Salt Lake City firm Imbue Design recently completed a desert retreat for a Buddhist practitioner near a little Utah ranch town called Grover. The company has a unique workflow. All three of the design partners meet with the client and propose a different scheme based on their individual interpretation of what is wanted. In this case, the client chose the most experimental design put forth. “She was interested in exploring architecture and exploring what a house is,” said firm principal Matt Swindel.
The minimalist structure emphasizes outdoor space and views of the high alpine desert and the mountains. The site is 7,000 feet above sea level, surrounded by juniper trees. Visitors approach along the top of a hill and enter the house from above, through a 93-square-foot ipe wood roof deck. A staircase from the deck descends into the building.
The walls of the house are made of gabion cages filled with volcanic rock from the building site and the surrounding area, which absorb heat during the day and release it at night. The deck prevents summer heat from reaching the envelope of the building, and creates a double roof that acts as a natural convection system, as air flows under the wooden surface and pulls hot air away from the structure. In addition to the passive energy conservation features, there’s a whole-house fan for summer use. A fire orb and radiant heating system keep the house warm in the winter.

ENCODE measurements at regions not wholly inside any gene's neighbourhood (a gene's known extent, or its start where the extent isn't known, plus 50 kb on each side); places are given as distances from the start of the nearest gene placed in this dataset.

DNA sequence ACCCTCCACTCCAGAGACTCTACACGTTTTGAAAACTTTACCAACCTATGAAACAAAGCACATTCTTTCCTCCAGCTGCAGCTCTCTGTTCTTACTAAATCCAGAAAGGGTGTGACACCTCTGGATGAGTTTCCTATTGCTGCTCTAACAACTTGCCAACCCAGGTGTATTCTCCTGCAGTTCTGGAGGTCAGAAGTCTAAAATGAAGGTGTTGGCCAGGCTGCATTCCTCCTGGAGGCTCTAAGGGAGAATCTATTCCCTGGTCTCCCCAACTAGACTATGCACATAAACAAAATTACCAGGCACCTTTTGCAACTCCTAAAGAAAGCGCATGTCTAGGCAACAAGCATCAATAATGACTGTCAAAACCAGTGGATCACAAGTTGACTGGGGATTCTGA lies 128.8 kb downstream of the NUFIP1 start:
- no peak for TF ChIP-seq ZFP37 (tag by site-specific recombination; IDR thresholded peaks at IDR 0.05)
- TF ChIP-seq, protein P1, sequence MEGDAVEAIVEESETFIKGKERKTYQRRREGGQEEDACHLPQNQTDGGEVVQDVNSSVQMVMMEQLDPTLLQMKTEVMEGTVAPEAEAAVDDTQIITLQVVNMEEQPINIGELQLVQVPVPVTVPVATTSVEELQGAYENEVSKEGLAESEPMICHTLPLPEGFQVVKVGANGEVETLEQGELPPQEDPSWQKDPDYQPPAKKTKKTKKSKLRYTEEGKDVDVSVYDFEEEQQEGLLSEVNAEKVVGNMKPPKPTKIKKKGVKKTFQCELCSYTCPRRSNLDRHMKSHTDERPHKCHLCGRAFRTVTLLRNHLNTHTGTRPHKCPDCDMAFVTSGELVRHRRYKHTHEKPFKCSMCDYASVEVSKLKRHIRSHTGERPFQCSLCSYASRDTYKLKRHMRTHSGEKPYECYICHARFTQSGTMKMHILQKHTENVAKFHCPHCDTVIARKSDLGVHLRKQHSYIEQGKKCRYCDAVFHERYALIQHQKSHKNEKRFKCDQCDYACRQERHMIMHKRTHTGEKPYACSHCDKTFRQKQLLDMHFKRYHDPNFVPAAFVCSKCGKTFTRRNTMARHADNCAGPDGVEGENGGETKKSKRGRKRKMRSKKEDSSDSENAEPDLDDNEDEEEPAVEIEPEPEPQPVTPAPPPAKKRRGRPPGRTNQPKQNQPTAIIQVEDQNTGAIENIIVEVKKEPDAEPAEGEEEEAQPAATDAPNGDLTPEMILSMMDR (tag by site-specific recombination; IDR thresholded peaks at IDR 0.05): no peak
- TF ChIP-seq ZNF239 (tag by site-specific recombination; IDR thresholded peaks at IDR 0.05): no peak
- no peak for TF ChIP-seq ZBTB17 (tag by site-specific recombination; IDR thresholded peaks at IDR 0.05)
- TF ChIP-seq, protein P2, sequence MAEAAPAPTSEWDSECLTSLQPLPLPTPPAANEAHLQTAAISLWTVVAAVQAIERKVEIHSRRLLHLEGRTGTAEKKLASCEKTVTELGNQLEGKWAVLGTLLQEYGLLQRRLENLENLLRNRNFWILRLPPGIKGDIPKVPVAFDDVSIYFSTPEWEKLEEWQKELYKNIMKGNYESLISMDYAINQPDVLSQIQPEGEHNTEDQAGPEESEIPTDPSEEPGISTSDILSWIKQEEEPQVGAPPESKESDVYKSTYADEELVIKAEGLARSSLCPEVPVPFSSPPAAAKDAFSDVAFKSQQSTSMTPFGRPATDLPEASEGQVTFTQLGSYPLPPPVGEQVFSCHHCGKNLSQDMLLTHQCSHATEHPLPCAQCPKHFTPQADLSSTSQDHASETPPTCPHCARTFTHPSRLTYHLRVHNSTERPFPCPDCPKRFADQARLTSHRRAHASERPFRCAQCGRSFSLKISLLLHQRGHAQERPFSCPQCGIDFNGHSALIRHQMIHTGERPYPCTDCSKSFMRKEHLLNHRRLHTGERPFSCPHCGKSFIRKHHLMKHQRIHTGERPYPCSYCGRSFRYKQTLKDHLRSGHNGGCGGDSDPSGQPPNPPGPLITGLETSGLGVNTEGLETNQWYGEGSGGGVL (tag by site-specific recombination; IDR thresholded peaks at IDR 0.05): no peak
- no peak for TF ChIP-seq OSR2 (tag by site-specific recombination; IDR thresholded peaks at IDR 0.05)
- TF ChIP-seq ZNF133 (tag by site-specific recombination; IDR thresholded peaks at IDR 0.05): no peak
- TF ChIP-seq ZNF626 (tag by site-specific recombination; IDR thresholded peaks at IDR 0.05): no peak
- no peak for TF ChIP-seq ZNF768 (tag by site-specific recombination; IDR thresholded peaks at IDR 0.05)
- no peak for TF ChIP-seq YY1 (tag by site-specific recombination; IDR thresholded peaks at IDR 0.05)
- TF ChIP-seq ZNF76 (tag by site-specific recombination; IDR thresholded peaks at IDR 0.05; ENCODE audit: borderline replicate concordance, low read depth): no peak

The 1,350-square-foot house has two bedrooms and an office. The architects kept the cost to $225 per square foot by using inexpensive local labor and reclaimed materials. They kept the windows affordable by using standard sizes rather than paying extra for custom work. For example, the wall-to-wall windows in the living room were made from standard sliding glass doors. The house is sparely furnished with design classics and contemporary pieces that keep the focus on the architecture and the views outside.
The exterior space, including the deck and several covered patios, made up half the cost of construction. So far, the deck has been worth the money. The owner has hosted group meditations there, as well as a local orchestra from the nearby town of Torrey.
The house was completed last fall, and the designers are gearing up for the second phase of the project—a separate 500-square-foot structure that will be used as a Buddhist retreat. The retreat will be designed to satisfy the most basic human needs as simply as possible, with a two-burner stove, a toilet and shower, minimal storage space, a wood stove, and a mattress. Like the house, the retreat will face east, an important orientation for Buddhist practice.